Synopses & Reviews
Lipsky, a Rolling Stone writer and an award-winning novelist, chronicles daily life at the U.S. Military Academy during the most tumultuous period in its history.
In 1998, West Point made David Lipsky an unprecedented offer: stay at the Academy as long as you like, go wherever you wish, talk to whomever you want, to discover why some of America's most promising young people sacrifice so much to become cadets. Lipsky followed one cadet class into mess halls, barracks, classrooms, bars, and training exercises, from arrival through graduation. By telling their stories, he also examines the Academy as a reflection of our society: Are its principles of equality, patriotism, and honor quaint anachronisms or is it still, as Theodore Roosevelt called it, the most "absolutely American" institution?
During arguably the most eventful four years in West Point's history, Lipsky witnesses the arrival of TVs and phones in dorm rooms, the end of hazing, and innumerable other shifts in policy and practice known collectively as The Changes. He uncovers previously unreported scandals and poignantly evokes the aftermath of September 11, when cadets must prepare to become officers in wartime.
Absolutely American spotlights a remarkable ensemble of characters: a former Eagle Scout who struggles with every facet of the program, from classwork to marching; a foul-mouthed party animal who hates the military and came to West Point to play football; a farm-raised kid who seems to be the perfect soldier, despite his affection for the early work of Georgia Oand#8217;Keeffe; and an exquisitely turned-out female cadet who aspires to "a career in hair and nails" after the Army. These cadets and their classmates are transformed in fascinating, sometimes astonishing, ways by one of America's most mythologized and least understood challenges. Many of them thrive under the rigorous regimen; others battle endlessly just to survive it. A few give up the fight altogether.
Lipsky's extensive experience covering college students for Rolling Stone helped him gain an exceptional degree of trust and candor from both cadets and administrators. They offer frank insights on drug use, cheating, romance, loyalty, duty, patriotism, and the Army's tortuous search for meaning as new threats loom.
"A fascinating, funny and tremendously well written account of life on the Long Gray Line." Lev Grossman, Time
"A sunny portrait of a group of young men and women who, as one of them says, 'don't quite fit in.'" The New Yorker
"A superb description of modern military culture, and one of the most gripping accounts of university life I have read." David Brooks, The New York Times Book Review
"Illuminating...Lipsky has done a distinguished service to a proud school." Wook Kim, Entertainment Weekly
"Immensely rich....A genuinely evocative and wonderfully detailed portrait of an absolutely American institution." Brian Palmer, Newsday
Drawing on complete, unprecedented access to West Point and its cadets, David Lipsky explores the academy's rich history, describes the demanding regimen that swallows students' days, and examines the Point as a reflection of our society. Is it a quaint anachronism, or does it still embody the ideals of equality, honesty, and loyalty that moved Theodore Roosevelt to proclaim it the most "absolutely American" institution?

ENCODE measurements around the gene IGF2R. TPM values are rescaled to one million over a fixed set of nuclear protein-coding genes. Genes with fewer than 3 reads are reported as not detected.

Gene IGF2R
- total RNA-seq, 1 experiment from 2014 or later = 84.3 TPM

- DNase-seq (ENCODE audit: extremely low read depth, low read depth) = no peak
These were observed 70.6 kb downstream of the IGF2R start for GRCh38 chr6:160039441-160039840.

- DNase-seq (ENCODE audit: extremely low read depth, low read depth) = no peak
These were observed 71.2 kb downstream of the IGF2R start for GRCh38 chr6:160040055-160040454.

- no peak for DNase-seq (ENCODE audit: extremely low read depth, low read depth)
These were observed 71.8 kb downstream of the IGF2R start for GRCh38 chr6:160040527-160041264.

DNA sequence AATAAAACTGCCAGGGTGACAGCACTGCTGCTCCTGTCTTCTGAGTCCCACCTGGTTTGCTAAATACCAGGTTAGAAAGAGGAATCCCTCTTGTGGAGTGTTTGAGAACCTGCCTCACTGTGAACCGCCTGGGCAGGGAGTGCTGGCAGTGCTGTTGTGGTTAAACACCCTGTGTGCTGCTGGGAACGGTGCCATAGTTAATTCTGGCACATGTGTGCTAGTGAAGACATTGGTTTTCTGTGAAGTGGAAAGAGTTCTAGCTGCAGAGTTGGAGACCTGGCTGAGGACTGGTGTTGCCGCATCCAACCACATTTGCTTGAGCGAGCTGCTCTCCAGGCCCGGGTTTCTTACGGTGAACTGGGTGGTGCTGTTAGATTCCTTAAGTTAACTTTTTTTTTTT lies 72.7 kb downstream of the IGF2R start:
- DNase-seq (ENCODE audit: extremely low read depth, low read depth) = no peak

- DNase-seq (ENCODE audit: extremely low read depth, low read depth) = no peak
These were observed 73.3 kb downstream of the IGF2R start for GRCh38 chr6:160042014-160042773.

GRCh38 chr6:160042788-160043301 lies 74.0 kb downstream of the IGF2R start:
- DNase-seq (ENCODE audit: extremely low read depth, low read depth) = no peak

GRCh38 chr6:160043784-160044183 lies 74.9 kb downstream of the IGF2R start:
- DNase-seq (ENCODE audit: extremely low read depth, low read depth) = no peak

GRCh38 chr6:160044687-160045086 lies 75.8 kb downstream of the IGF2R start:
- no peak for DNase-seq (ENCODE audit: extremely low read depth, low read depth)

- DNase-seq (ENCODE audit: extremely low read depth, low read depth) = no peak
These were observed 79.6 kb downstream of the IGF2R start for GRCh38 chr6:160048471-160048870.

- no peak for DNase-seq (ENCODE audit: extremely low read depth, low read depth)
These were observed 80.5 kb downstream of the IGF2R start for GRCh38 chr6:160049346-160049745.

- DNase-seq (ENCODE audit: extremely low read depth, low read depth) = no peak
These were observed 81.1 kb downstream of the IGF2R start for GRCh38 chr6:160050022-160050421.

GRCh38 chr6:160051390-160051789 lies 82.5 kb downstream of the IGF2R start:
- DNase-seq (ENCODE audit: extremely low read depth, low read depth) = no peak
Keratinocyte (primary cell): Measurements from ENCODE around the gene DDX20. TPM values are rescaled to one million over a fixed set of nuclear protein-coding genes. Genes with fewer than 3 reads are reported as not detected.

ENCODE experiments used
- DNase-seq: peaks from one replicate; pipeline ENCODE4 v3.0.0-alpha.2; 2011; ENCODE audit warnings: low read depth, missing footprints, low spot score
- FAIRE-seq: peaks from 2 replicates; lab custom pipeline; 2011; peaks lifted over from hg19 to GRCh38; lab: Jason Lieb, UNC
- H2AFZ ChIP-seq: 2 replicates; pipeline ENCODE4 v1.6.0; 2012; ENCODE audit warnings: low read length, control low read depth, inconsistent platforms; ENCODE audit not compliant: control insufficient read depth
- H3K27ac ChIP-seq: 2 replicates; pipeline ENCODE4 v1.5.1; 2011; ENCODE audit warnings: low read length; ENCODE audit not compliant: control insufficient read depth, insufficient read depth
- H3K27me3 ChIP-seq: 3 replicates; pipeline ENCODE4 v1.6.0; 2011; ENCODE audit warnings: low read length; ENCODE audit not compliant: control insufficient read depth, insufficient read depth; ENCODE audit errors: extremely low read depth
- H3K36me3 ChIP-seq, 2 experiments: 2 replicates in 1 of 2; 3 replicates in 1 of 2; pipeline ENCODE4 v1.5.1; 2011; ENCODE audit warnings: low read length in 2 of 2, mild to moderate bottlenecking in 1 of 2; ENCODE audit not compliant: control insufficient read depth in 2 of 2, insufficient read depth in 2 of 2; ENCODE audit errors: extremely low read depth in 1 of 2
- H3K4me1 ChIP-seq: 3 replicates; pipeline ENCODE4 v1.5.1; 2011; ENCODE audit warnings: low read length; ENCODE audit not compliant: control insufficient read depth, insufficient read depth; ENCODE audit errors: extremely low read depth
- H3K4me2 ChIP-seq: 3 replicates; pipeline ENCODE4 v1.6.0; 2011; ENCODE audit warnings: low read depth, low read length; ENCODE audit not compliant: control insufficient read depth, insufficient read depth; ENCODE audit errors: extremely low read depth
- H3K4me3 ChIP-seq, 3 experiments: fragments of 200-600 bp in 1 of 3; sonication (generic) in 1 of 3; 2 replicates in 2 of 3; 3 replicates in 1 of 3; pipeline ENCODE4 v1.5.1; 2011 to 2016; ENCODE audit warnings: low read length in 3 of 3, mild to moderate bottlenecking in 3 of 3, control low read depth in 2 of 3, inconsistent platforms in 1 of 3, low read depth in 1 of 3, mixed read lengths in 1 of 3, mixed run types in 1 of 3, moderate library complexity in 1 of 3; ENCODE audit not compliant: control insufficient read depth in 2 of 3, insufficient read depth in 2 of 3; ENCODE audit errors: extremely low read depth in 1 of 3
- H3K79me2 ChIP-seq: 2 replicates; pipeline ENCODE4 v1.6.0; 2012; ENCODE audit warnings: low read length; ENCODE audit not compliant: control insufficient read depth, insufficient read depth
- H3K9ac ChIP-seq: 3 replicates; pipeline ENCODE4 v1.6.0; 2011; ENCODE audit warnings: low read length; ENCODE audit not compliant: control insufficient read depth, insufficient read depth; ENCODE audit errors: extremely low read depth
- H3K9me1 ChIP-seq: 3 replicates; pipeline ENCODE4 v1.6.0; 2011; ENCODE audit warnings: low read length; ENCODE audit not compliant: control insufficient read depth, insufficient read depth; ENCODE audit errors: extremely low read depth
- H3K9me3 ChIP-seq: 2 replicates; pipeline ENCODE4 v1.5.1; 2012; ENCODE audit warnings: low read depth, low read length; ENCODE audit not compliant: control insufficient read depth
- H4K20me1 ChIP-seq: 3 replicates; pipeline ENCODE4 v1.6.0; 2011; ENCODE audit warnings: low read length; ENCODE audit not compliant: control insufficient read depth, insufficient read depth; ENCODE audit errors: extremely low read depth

Lipsky tackles these questions through superbly crafted portraits of cadets and the elite officers who mold them, following them into classrooms, barracks, mess halls, and military exercises. His reportage extends from 1998 through 2002, arguably the most eventful four years in West Point history. He witnesses the end of hazing, the arrival of TV and telephones in dorm rooms, the exposure and concealment of several scandals, and the dramatic aftermath of 9/11. He depicts young people of every race and class, and details a rigorous training program that erases their preconceptions and makes them a tight-knit community.
Lipsky's extensive experience covering college students for Rolling Stone helped him gain an astonishing degree of trust and truth from both cadets and administrators. They offer candid insights on drug use, cheating, and the army's tortuous search for meaning as new threats loom. Amid all the turmoil, Lipsky finds, to his surprise, that "of all the young people I'd met at all the colleges I'd visited, West Point cadets although they are epic complainers were the happiest."
Includes bibliographical references (p. -314).
About the Author
David Lipsky is a contributing editor for Rolling Stone. He has written for the New Yorker, the New York Times, Harper's Magazine, and the Boston Globe, among other publications. His fiction has appeared in the New Yorker and The Best American Short Stories, and his novel, The Art Fair, won acclaim from The New York Times Book Review, Newsweek, People, and others. His honors include a MacDowell fellowship and a Henry Hoyns fellowship. He lives in New York City.
Table of Contents
Contents Preface xi Part One THE FIRST YEAR and#149; 1 Part Two THE SECOND YEAR and#149; 81 Part Three THE THIRD YEAR and#149; 139 Part Four THE FOURTH YEAR and#149; 243 Bibliography 313 Acknowledgments 315